Manufacturer for all types and sizes of urethane no-crush rollers and wheels suited to your industrial or manufacturing application.
Our expertise includes determining the best wheel geometry in order to provide cushioning, shock absorption, and pressure consistency, and to move product along the line without damaging or marking it.
The constant flexing produced by the no-crush design minimizes fatigue and premature failure. (See our Urethane No-Crush Wheel FAQ page for additional info.)
Urethane no-crush wheels are ideal for use in manufacturing and industrial applications, including:
- Corrugated cardboard and textile manufacturing
- Product labeling
- Material handling
We can create unique vane patterns to ensure the wheel “crushes” (or flexes) to your specification. By varying the durometer along with the frequency and geometry of the vanes, the possibilities are almost endless.
This no-crush wheel is fairly strong. Notice the amount of urethane in each vane and the number of vanes. This no-crush wheel also includes a keyway in the inner diameter.
No-crush wheels of various durometers showing vane angles and design types.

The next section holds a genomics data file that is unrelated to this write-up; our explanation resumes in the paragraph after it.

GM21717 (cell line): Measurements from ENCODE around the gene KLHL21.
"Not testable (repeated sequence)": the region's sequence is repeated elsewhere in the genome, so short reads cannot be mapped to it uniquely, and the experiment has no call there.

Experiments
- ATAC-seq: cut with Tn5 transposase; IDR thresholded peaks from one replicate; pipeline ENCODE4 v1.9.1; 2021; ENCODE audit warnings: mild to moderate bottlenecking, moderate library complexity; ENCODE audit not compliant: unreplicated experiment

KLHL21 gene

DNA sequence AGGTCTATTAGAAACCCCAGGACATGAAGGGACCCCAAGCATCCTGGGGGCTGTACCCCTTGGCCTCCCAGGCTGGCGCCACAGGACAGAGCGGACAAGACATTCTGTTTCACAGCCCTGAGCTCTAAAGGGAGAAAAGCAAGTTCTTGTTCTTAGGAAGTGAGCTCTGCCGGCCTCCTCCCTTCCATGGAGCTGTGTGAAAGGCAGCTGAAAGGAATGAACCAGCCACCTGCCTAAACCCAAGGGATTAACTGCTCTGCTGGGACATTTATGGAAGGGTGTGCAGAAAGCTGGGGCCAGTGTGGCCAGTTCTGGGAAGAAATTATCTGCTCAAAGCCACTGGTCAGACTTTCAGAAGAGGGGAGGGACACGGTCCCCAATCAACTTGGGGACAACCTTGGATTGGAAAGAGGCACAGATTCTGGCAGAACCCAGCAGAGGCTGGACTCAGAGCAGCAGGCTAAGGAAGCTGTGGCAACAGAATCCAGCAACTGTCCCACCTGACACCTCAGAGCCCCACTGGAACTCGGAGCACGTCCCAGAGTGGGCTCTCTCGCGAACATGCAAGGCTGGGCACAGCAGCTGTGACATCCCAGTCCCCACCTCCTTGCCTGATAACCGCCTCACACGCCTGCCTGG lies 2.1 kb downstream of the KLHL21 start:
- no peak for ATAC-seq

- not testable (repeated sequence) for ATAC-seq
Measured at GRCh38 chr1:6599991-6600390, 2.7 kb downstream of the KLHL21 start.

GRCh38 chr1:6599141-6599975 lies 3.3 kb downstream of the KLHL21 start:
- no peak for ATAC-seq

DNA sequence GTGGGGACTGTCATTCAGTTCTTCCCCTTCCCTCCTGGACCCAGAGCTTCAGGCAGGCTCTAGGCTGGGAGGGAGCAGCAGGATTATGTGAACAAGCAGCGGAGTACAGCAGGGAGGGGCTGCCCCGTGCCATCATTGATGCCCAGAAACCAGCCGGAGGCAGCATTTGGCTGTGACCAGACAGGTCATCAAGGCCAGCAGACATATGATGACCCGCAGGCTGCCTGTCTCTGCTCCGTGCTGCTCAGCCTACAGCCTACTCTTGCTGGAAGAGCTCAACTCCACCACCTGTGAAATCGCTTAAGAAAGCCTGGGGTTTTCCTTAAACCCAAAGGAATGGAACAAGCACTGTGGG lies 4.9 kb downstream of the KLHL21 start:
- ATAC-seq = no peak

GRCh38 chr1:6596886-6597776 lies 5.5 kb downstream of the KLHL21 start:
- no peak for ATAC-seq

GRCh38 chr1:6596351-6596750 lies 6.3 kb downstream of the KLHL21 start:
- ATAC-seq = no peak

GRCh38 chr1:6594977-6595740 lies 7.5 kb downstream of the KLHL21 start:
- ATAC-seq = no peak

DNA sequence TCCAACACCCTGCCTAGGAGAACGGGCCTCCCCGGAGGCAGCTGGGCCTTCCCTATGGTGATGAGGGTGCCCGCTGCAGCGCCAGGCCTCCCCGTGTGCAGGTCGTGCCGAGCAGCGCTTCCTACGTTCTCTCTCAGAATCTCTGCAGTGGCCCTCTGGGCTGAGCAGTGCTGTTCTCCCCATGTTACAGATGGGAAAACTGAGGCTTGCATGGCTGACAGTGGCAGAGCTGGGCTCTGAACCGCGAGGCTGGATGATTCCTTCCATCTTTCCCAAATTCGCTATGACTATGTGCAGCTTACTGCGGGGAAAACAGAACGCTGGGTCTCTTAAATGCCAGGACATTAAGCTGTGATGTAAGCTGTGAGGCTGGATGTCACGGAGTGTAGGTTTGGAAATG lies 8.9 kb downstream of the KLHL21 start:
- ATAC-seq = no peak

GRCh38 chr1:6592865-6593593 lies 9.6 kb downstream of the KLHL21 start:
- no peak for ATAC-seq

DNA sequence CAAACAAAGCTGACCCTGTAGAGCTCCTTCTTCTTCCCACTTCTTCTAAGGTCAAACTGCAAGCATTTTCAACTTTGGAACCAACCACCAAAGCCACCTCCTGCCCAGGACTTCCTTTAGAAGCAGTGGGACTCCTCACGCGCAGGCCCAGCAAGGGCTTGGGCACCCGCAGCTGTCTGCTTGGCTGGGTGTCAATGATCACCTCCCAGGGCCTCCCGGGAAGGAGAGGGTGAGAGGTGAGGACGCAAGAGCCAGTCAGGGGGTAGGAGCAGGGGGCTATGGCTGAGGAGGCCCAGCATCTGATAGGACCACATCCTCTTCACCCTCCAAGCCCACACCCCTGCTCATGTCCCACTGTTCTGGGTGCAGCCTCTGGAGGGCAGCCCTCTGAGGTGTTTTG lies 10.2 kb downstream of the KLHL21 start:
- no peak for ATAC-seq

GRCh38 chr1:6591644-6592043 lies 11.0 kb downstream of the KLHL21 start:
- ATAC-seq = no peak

No crush capper wheels created for an industrial bottling application.
Inserts, Cores and Bearings
Applications where the material is to be driven or pulled, or is uneven in nature, often require an insert or core.
For idler applications, zero crush wheels can have a pocket cast at the center into which a bearing is pressed by hand. If the bearing wears out, you can easily replace it.
Urethane Innovators can make no-crush wheels using cores and inserts manufactured in our in-house machine shop or with bearings you supply.
These no-crush rollers have a set screw on the opposite end of the roller (not shown). The screw makes the roller lock in place on the shaft and thus becomes a drive roller.
This no-crush roller utilizes a machined aluminum core with bearings slipped into place, held there by a set of retaining rings. This is another roller with less crushability – again, the more urethane in the vanes, the less the roller can deflect.
A medium durometer wheel with a bearing pressed in the center; this is a good example of an easy way to make an idler wheel with outstanding long life.